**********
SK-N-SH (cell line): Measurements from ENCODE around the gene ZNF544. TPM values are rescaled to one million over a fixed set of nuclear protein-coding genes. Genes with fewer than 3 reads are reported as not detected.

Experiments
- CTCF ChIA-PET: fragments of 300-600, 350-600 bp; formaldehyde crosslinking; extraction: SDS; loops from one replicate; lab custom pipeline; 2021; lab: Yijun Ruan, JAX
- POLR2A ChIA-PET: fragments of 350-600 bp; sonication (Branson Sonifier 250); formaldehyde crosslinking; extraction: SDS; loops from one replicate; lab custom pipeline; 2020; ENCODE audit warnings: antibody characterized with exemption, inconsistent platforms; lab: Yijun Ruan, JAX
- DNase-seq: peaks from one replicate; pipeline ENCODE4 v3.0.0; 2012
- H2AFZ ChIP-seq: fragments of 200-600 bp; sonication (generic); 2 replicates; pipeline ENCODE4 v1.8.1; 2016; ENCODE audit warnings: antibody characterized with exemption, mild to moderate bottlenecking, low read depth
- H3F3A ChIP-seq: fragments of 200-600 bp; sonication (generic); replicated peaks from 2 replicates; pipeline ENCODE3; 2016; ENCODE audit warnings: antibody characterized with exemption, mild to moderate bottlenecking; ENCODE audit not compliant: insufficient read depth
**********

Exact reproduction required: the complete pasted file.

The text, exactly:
SK-N-SH (cell line): Measurements from ENCODE around the gene ZNF544. TPM values are rescaled to one million over a fixed set of nuclear protein-coding genes. Genes with fewer than 3 reads are reported as not detected.

Experiments
- CTCF ChIA-PET: fragments of 300-600, 350-600 bp; formaldehyde crosslinking; extraction: SDS; loops from one replicate; lab custom pipeline; 2021; lab: Yijun Ruan, JAX
- POLR2A ChIA-PET: fragments of 350-600 bp; sonication (Branson Sonifier 250); formaldehyde crosslinking; extraction: SDS; loops from one replicate; lab custom pipeline; 2020; ENCODE audit warnings: antibody characterized with exemption, inconsistent platforms; lab: Yijun Ruan, JAX
- DNase-seq: peaks from one replicate; pipeline ENCODE4 v3.0.0; 2012
- H2AFZ ChIP-seq: fragments of 200-600 bp; sonication (generic); 2 replicates; pipeline ENCODE4 v1.8.1; 2016; ENCODE audit warnings: antibody characterized with exemption, mild to moderate bottlenecking, low read depth
- H3F3A ChIP-seq: fragments of 200-600 bp; sonication (generic); replicated peaks from 2 replicates; pipeline ENCODE3; 2016; ENCODE audit warnings: antibody characterized with exemption, mild to moderate bottlenecking; ENCODE audit not compliant: insufficient read depth